How to capture ALL javascript errors and log them in Google Analytics

Error logging can be a challenge sometimes. Depending on what type server you are running, or if you are doing pure front-end javascript application without direct server access, your options for logging and analyzing application errors will vary greatly. What we are going to present to you today is a handy alternative to capturing client-side javascript errors that works for applications without server access and you can use if for free, since Google Analytics offers a very liberal free quota.

The other benefits of this approach are that it is very simple to implement and to use, and you can readily use the dashboard options provided by GA out-of-the box without needing to build fancy custom dashboards for analyzing errors. If you are very handy with setting up web hooks, there may be ways to setup web hooks for analytics events to receive notifications of critical issues in real-time, although we have never explored this angle.

The downside of this approach is that since some users disable all analytics tracking, you may not get 100 % complete view of all issues and their frequency. There are also some frequency limits of how many events GA will capture each second/minute but unless you have an incredibly popular website, this should not be a major consideration.

Prerequisites

You must have gtag.js installed to use this code snippet. Follow the instructions provided here if you do not have it installed yet.

The Code

Insert this code snippet somewhere on your page one time. Depending on where you are injecting the snippet, you may omit the surrounding <script/> tags.

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<script>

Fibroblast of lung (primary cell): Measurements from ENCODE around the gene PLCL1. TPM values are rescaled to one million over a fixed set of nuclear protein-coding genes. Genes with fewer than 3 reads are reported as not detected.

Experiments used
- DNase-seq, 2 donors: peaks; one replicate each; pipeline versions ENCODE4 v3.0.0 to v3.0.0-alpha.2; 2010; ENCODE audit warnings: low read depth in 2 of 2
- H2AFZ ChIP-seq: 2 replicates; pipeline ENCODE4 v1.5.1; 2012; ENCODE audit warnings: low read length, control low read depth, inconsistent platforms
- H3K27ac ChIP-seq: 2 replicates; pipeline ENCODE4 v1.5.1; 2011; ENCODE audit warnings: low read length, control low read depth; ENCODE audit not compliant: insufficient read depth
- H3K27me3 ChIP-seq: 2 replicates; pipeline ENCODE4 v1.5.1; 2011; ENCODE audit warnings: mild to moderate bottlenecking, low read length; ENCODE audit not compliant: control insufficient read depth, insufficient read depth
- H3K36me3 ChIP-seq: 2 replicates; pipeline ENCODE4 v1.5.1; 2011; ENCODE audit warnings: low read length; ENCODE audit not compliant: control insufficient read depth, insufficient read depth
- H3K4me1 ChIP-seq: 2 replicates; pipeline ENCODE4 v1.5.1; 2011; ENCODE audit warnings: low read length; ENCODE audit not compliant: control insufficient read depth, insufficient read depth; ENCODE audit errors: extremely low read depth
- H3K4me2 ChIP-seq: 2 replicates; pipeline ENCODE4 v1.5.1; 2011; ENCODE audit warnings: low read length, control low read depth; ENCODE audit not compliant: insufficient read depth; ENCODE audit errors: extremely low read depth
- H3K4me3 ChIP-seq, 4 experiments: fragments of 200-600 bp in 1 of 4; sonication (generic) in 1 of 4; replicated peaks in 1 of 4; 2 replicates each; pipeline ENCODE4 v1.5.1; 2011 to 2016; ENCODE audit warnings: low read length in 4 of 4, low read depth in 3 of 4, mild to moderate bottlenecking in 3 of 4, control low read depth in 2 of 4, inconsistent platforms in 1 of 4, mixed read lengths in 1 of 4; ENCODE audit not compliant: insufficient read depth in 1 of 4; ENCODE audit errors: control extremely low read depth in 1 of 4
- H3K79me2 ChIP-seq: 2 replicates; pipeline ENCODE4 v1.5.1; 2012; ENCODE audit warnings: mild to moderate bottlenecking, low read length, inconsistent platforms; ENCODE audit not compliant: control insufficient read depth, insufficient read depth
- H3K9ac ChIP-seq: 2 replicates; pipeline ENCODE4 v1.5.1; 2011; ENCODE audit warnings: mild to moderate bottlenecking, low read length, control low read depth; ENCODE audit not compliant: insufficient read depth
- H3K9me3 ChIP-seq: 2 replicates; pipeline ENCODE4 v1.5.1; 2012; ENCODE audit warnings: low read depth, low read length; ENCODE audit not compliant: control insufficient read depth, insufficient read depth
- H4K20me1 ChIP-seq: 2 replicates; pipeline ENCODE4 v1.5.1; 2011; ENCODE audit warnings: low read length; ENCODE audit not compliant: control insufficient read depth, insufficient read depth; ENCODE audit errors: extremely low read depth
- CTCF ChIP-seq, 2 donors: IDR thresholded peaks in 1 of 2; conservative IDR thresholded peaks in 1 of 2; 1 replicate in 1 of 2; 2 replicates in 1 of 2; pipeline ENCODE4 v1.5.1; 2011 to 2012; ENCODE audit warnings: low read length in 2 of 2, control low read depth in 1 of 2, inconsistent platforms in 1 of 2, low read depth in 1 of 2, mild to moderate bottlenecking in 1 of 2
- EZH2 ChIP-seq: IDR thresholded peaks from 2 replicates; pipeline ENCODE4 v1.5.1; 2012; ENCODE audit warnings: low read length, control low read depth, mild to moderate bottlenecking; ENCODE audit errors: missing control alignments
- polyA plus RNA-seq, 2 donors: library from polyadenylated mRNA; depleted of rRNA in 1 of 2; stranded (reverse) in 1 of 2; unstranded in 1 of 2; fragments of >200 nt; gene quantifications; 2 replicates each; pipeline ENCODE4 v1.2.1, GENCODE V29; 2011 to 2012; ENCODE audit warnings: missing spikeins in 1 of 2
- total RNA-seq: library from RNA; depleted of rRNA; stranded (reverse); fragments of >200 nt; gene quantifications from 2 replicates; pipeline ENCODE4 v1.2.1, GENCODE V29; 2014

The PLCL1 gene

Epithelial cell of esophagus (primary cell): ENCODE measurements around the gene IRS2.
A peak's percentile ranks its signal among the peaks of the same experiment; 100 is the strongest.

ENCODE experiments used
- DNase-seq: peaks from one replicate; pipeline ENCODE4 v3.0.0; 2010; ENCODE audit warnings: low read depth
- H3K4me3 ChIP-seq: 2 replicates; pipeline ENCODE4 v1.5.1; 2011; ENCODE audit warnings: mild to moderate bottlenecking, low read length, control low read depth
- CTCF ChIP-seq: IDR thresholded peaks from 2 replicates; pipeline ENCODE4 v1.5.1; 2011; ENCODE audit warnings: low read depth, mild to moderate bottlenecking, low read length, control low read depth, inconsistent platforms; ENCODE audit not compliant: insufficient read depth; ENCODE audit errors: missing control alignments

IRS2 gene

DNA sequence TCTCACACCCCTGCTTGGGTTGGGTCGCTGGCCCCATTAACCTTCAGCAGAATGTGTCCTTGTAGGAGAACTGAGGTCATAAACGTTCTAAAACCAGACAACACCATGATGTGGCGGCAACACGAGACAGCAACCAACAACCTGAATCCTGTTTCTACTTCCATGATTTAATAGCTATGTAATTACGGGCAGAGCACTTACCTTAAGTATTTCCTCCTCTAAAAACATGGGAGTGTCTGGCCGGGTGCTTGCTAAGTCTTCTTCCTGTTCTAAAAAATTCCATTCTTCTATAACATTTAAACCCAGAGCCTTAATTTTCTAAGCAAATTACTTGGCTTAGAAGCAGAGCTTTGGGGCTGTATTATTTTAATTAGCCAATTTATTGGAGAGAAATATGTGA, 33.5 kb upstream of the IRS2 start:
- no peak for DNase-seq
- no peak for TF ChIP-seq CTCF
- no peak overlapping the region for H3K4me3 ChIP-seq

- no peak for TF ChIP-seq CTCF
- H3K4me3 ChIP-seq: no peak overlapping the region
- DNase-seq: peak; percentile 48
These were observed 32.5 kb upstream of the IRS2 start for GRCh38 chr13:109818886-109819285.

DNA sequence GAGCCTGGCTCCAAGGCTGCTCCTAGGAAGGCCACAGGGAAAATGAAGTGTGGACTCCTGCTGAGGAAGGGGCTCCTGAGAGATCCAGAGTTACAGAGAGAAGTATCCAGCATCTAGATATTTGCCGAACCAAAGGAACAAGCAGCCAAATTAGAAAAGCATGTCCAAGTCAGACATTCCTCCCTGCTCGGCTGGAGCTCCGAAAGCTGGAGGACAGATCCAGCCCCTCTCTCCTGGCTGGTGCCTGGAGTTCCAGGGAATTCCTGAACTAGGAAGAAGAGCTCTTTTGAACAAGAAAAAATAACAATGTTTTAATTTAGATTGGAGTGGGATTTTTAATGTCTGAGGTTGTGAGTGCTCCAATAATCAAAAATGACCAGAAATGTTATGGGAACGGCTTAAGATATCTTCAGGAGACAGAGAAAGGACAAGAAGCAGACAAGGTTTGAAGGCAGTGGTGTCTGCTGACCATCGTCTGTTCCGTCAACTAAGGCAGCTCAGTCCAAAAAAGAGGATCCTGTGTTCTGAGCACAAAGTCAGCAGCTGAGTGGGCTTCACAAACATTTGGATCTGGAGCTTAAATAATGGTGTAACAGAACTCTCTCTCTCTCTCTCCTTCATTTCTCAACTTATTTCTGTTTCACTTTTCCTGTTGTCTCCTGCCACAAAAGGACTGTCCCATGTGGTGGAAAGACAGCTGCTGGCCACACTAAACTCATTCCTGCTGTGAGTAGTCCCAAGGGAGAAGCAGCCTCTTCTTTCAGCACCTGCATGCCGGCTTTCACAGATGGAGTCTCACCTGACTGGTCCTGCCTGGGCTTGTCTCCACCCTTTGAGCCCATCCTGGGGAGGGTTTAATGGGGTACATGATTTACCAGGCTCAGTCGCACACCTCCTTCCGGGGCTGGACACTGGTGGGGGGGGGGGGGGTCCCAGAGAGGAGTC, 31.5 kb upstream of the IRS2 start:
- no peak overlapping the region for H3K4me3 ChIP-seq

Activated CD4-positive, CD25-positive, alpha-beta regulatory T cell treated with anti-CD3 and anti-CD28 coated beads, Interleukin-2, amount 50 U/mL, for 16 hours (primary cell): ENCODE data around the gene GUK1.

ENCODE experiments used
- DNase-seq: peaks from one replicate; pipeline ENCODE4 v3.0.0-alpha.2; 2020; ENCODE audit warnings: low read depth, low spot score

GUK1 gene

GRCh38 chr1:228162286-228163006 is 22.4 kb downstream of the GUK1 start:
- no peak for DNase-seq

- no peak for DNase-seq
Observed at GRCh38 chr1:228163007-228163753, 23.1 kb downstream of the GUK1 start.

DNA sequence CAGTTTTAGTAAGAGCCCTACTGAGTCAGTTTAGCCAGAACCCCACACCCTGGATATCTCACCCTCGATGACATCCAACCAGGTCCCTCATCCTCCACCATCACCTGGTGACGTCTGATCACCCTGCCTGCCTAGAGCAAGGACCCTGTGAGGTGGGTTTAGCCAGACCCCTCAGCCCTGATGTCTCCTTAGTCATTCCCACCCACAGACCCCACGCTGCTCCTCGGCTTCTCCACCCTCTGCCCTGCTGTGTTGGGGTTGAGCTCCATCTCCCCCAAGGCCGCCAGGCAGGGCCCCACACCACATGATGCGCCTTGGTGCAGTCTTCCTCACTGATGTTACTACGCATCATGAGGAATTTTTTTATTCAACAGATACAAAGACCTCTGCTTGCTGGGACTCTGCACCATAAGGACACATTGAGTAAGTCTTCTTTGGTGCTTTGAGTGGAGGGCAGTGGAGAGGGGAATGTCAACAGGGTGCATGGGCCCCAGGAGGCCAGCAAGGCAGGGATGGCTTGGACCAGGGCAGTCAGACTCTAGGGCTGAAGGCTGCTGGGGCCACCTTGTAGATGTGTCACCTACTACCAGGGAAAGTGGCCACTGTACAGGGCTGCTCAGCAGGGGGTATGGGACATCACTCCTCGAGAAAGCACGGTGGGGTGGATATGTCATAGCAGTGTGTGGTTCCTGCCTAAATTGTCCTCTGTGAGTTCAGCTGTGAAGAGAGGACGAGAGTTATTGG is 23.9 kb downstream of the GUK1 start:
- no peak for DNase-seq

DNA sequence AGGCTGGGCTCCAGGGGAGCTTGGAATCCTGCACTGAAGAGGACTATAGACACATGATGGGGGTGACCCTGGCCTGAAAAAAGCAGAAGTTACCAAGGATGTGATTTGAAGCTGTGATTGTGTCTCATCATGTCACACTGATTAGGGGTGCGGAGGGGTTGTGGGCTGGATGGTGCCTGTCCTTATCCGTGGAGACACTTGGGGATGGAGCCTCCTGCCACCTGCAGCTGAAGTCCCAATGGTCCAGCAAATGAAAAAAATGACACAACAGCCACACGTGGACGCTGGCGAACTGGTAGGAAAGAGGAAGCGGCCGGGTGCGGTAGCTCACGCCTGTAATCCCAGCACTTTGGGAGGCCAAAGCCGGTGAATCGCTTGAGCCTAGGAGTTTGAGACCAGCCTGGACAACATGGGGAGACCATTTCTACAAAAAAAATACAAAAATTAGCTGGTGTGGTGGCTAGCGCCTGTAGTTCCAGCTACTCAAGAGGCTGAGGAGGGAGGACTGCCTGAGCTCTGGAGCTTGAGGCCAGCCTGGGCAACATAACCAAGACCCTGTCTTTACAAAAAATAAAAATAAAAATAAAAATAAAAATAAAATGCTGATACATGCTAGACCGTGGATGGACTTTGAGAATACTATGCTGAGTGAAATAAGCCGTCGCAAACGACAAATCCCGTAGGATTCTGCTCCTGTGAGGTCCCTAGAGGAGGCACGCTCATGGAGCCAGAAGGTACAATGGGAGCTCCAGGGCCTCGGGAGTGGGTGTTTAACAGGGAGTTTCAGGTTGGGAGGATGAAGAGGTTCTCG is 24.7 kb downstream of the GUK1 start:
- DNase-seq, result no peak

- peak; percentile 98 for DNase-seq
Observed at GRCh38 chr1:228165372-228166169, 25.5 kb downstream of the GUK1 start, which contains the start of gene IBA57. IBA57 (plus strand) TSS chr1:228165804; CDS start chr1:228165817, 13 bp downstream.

window.addEventListener('error', function (e) {
var errorText = [
e.message,
'URL: ' + e.filename,
'Line: ' + e.lineno + ', Column: ' + e.colno,
'Mobile: ' + (e.error && e.error.stack ? e.error.stack : '(no stack trace)')
].join('\n');
window.gtag('event', 'log', {
'event_category': 'error',
'event_label': errorText
});
});
</script>

The Code explained

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window.addEventListener('error', function (e) { ... });

This first line will attach an error listener to the browser window. It will listen to any errors raised by your application during its runtime. If you have a single page app, make sure to only register this listener one time so as to not fire duplicate error entries to your log. If you are using server-side rendered web pages, make sure to include this in the template you return for each page.

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var errorText = [
e.message,
'URL: ' + e.filename,
'Line: ' + e.lineno + ', Column: ' + e.colno,
'Mobile: ' + (e.error && e.error.stack ? e.error.stack : '(no stack trace)')
].join('\n');

This variable is used to store details about the error that occurred. It captures the specific error message, line number, column number, the name of the script file and stack trace (if exists). Lastly all this information is joined into a string, where each distinct line is separated by a line break.

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window.gtag('event', 'log', {
'event_category': 'error',
'event_label': errorText
});

Finally we need to send the captured information to Google Analytics. If you are not using gtag (but analytics.js) the syntax for posting an event to GA is a little bit different and you will have to check the documentation for the exact syntax.

After adding this code snippet, we recommend you purposely take action that throws a javascript error to ensure the code is working correctly for you. In your analytics console, you can observer events in real time by navigating to Real-Time > Events > Events (Last 30 min). If you are using a filters to exclude local traffic, make sure to debug in an environment where the events are not filtered.


What error logging strategies have you seen or used in the past?

What has worked for you and what has not? Feel free to discuss below.

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